Most people love to get homemade gifts, and there's nothing like something from the kitchen! Plus, you can make several great gifts without spending much money or time! If you bake, try quick breads or bars made with cranberries or pumpkin. Or make special fruit jam, a flavored vinegar, or a popcorn or granola snack mix. Even if you don't cook, you can layer ingredients in a glass jar and attach instructions. Look for recipes online or in the library, and buy inexpensive containers at dollar or discount stores. Using your time makes the gift more personal, while saving money helps stretch your food dollars.
Planning your meals
The first step to saving grocery money is planning your meals! Check what you have on hand and what's on sale at the store. Then plan your meals to use those foods. Planning meals saves you money in four ways: First, you'll be able to use what you already have. Second, you'll be able to use more items that are on sale. Third, you'll have everything you need when you prepare your meals, so you'll save extra trips to the store. And fourth, you can plan ways to use leftovers, so you'll have less waste. Choose a regular time each week to plan your meals. It's the best way to know what you'll really need at the store.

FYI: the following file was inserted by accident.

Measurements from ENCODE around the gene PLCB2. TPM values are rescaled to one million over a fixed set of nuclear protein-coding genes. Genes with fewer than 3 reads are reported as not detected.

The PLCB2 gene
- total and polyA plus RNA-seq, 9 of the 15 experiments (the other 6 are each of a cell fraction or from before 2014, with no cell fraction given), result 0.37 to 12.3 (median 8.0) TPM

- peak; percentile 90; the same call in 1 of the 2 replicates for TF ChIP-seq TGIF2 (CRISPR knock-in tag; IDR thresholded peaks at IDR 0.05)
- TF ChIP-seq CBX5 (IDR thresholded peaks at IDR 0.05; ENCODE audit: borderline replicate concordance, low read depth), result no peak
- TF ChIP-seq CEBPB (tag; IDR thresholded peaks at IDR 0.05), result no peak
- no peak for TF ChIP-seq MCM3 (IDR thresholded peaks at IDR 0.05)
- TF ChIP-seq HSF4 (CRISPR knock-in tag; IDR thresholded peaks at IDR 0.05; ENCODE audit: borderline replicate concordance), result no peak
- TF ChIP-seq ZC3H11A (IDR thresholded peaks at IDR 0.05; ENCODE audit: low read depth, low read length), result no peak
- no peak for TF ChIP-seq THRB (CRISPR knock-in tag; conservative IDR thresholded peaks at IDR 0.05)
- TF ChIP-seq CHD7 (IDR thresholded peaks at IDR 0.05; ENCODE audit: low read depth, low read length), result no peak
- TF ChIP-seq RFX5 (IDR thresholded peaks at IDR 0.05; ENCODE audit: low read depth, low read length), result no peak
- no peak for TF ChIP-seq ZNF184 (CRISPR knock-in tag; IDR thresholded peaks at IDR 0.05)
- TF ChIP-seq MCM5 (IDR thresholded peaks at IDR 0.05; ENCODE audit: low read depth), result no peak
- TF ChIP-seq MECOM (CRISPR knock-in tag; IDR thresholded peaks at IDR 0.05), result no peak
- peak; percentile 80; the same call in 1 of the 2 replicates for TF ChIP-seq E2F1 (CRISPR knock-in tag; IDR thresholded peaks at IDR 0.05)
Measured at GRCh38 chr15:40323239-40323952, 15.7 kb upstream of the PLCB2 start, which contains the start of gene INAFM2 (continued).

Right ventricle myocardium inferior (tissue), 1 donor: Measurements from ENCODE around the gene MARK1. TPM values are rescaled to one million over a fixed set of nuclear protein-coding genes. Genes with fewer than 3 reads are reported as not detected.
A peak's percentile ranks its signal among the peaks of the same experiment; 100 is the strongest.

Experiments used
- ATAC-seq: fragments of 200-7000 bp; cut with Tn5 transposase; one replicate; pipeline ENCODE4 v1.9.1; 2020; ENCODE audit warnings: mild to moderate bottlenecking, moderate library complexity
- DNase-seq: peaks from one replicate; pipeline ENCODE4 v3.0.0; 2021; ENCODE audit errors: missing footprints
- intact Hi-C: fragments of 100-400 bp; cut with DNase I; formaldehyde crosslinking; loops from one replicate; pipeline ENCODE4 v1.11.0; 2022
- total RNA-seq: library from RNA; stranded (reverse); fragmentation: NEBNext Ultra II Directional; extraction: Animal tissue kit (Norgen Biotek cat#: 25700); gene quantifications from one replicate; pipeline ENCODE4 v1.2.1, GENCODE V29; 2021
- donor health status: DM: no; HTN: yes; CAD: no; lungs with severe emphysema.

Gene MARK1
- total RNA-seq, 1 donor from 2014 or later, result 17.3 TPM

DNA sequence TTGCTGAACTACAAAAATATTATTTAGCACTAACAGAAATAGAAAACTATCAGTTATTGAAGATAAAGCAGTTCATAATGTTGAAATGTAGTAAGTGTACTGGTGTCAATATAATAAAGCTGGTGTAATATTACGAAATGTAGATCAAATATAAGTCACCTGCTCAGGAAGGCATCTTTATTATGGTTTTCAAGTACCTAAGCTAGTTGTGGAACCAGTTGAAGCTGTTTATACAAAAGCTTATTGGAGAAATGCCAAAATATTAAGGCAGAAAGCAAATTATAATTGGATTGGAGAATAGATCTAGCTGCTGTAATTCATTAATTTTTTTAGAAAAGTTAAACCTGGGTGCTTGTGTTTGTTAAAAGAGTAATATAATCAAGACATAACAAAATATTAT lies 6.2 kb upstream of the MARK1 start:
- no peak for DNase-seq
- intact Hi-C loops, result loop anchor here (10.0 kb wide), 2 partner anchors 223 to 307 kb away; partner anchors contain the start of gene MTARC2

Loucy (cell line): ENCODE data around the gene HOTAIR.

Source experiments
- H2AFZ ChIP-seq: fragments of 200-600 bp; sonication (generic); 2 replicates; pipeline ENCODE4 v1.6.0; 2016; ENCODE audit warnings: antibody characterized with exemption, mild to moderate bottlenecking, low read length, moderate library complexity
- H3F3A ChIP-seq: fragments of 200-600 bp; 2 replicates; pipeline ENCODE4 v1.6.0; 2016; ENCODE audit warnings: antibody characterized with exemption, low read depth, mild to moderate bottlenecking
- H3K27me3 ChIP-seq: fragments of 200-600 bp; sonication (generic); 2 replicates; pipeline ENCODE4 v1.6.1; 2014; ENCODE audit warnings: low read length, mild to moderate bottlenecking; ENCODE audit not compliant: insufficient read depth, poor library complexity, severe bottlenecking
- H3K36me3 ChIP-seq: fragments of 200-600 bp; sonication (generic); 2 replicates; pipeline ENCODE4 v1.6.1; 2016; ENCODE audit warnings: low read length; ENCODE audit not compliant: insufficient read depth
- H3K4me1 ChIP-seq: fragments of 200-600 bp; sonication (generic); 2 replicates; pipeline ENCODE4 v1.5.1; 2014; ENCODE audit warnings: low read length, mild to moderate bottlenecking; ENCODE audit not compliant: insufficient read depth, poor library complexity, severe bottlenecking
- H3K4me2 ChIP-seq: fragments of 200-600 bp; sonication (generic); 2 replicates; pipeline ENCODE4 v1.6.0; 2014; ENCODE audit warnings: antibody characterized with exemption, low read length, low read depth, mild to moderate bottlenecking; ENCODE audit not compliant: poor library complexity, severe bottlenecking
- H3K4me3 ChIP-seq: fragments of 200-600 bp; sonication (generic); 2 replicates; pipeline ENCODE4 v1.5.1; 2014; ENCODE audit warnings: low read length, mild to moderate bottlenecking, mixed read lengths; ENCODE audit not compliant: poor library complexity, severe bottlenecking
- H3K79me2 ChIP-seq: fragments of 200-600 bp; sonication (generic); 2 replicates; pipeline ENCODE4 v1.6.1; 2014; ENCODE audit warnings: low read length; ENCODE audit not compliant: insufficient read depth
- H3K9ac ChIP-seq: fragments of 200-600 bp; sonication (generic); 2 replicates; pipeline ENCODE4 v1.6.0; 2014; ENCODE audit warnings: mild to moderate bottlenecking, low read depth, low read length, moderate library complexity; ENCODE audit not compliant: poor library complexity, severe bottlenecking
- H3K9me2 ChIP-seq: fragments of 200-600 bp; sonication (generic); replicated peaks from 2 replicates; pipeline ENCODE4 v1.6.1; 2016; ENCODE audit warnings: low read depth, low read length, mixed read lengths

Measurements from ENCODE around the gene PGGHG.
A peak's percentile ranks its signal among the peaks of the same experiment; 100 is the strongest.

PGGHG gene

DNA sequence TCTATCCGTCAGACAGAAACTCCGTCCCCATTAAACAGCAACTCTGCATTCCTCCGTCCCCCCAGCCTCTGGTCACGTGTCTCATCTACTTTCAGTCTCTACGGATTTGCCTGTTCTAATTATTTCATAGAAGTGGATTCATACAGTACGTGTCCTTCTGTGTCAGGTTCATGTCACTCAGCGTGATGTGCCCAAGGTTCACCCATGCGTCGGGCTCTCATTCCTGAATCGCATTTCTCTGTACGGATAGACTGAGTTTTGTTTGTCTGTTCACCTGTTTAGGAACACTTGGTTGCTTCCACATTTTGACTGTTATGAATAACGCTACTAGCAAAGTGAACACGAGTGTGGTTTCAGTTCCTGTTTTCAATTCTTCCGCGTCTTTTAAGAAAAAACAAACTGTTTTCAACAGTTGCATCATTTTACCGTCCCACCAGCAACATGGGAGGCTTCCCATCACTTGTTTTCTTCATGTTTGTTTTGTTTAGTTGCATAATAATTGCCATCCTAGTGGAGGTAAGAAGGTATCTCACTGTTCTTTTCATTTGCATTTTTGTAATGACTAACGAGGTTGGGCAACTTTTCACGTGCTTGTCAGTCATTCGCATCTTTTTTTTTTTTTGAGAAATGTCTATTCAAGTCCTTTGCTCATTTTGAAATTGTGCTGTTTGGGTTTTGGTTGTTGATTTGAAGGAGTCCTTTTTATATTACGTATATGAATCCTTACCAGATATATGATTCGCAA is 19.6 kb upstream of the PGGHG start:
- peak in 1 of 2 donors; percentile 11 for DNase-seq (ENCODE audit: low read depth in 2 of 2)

Sandwiches make a quick, easy, and convenient meal. Here are some tips for inexpensive and healthy sandwhich choices. Instead of deli meats, which are high in sodium and can be expensive, use fresh meat that you've cooked yourself. For example, try using leftover roast pork, sliced meatloaf, or grilled chicken on a sandwich. Salads like egg, tuna, or chicken are low-cost and easy to make, espcially for a group. You can vary these salads by using different seasonings such as curry powder or chili powder. Adding fruits and vegetables is another way to vary your sandwiches, and make them even healthier. Try putting chopped red and green bell pepper in egg salad or apple slices on a roast pork sandwich. Follow these tips and enjoy healthier sandwiches today!
Packing your own lunch